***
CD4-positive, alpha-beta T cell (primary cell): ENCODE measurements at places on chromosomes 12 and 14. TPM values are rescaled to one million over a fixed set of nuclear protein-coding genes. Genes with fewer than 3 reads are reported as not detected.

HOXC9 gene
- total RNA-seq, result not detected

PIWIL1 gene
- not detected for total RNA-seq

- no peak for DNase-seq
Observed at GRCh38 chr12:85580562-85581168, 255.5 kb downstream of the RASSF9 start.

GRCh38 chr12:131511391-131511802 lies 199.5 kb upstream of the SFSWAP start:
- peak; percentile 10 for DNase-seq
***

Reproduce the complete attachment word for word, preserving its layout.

CD4-positive, alpha-beta T cell (primary cell): ENCODE measurements at places on chromosomes 12 and 14. TPM values are rescaled to one million over a fixed set of nuclear protein-coding genes. Genes with fewer than 3 reads are reported as not detected.

HOXC9 gene
- total RNA-seq, result not detected

PIWIL1 gene
- not detected for total RNA-seq

- no peak for DNase-seq
Observed at GRCh38 chr12:85580562-85581168, 255.5 kb downstream of the RASSF9 start.

GRCh38 chr12:131511391-131511802 lies 199.5 kb upstream of the SFSWAP start:
- peak; percentile 10 for DNase-seq